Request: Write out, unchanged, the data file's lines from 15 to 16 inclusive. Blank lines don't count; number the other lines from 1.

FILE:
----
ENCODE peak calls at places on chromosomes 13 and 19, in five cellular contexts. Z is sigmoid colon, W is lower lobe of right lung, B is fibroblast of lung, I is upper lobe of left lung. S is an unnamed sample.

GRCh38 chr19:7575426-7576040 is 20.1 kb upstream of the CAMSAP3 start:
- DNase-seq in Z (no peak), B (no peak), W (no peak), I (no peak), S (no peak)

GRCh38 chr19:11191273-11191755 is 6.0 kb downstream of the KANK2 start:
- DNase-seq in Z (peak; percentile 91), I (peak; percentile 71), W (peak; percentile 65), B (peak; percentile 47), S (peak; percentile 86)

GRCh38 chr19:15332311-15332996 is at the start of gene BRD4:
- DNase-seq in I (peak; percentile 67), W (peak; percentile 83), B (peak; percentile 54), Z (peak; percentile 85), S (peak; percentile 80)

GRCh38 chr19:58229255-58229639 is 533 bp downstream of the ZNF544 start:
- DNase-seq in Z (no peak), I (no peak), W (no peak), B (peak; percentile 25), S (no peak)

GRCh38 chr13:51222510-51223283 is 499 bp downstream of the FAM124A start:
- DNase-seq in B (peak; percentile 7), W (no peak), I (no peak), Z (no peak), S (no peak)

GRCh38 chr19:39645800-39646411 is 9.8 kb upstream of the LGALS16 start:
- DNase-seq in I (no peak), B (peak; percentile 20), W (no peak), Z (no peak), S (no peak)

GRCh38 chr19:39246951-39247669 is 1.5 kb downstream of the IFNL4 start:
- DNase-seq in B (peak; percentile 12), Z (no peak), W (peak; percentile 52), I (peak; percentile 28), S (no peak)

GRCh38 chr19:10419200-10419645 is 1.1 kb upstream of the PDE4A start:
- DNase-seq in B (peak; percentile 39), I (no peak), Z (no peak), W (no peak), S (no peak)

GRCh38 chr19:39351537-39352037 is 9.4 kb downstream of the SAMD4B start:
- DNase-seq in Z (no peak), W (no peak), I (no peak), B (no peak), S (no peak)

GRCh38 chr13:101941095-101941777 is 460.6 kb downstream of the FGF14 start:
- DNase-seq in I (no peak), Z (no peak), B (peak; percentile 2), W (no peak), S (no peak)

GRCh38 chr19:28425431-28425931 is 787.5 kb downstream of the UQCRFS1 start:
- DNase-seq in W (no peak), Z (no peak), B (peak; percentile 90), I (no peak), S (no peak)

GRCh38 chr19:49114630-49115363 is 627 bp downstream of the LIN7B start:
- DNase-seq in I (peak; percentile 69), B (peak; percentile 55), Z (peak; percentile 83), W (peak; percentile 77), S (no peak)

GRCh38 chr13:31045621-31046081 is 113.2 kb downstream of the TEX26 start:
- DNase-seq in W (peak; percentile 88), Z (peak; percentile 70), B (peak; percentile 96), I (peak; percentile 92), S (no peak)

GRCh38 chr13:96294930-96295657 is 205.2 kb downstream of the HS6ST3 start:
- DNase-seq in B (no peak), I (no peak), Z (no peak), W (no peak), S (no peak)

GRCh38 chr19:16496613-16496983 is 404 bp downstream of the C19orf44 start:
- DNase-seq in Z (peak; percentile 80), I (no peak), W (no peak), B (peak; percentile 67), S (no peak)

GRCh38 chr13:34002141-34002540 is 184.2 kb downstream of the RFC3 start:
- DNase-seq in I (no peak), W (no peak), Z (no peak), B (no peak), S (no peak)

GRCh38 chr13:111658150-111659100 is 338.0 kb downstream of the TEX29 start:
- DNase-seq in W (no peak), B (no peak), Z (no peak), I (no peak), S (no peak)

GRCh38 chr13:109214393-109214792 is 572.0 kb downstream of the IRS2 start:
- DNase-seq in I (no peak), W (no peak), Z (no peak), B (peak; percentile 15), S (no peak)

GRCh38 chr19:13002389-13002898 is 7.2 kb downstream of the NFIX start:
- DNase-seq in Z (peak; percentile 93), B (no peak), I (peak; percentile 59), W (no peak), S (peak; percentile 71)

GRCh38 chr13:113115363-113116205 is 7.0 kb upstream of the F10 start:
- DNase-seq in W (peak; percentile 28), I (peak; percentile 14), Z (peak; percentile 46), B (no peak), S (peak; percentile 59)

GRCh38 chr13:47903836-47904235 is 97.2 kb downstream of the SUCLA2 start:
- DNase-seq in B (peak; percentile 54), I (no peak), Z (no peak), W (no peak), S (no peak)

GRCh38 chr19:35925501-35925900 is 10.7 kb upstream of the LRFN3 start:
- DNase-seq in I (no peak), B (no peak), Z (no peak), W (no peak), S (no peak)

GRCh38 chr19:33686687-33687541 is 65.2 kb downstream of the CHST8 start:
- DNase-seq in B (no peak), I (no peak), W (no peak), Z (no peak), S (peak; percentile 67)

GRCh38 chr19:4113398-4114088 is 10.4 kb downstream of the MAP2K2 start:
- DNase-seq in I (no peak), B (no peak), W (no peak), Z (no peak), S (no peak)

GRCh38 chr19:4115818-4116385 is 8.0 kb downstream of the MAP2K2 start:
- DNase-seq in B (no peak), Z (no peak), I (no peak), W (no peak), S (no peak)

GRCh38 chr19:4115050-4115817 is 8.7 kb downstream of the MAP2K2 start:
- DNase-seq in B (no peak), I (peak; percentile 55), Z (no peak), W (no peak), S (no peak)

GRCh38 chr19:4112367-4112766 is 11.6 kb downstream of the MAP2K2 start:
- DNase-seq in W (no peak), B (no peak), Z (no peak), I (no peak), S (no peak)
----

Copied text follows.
- DNase-seq in B (peak; percentile 12), Z (no peak), W (peak; percentile 52), I (peak; percentile 28), S (no peak)

GRCh38 chr19:10419200-10419645 is 1.1 kb upstream of the PDE4A start: